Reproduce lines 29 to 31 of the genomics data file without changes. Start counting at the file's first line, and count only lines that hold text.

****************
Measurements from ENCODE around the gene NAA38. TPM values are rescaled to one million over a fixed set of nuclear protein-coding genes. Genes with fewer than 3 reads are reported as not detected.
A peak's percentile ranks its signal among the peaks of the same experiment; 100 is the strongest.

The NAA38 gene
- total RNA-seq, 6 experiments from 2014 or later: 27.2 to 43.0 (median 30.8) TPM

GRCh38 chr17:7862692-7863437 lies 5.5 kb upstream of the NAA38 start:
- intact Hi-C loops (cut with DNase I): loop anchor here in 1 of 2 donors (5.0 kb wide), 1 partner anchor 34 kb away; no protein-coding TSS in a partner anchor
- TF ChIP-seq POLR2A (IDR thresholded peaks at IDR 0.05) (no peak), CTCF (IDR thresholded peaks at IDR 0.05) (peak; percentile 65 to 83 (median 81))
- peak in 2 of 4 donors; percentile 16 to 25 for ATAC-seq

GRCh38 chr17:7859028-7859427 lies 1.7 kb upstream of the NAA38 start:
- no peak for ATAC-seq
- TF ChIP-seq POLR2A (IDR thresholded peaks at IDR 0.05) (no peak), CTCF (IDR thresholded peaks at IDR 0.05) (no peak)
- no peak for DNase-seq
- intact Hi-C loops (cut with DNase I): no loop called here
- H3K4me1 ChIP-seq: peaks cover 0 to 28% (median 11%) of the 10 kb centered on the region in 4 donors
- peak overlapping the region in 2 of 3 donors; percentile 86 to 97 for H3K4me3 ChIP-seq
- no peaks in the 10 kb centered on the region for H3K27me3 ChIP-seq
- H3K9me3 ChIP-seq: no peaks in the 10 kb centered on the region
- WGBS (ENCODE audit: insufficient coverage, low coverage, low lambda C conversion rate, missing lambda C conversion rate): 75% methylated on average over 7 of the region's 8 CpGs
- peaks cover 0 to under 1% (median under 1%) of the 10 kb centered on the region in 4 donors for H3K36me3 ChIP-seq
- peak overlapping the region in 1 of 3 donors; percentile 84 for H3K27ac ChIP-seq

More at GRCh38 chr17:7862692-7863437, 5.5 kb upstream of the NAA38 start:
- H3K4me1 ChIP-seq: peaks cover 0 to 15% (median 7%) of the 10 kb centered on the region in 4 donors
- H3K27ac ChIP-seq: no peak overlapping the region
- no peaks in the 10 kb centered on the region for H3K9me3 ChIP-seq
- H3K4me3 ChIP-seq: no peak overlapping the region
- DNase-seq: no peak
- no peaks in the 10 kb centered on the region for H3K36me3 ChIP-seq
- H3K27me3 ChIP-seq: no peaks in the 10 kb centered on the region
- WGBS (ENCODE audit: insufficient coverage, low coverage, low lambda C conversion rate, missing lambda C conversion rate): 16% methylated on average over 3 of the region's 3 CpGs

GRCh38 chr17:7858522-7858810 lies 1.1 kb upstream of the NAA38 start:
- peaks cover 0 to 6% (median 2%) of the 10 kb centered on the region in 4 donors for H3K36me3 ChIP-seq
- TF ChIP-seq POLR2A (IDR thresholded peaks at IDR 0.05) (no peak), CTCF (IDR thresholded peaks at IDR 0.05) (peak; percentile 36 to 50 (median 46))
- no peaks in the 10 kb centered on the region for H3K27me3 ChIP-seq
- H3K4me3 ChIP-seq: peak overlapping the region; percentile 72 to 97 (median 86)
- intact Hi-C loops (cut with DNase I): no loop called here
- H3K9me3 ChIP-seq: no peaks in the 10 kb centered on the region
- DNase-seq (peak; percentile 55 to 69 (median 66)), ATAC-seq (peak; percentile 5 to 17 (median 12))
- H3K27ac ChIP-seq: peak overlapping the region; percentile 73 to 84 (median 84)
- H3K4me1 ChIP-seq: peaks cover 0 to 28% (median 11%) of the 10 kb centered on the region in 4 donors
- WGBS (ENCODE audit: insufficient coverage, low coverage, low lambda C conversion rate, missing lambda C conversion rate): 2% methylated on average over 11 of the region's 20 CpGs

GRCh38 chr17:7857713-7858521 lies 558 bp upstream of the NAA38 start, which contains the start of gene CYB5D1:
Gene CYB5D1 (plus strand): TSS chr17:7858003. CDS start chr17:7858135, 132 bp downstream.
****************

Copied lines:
- WGBS (ENCODE audit: insufficient coverage, low coverage, low lambda C conversion rate, missing lambda C conversion rate): 16% methylated on average over 3 of the region's 3 CpGs

GRCh38 chr17:7858522-7858810 lies 1.1 kb upstream of the NAA38 start:
- peaks cover 0 to 6% (median 2%) of the 10 kb centered on the region in 4 donors for H3K36me3 ChIP-seq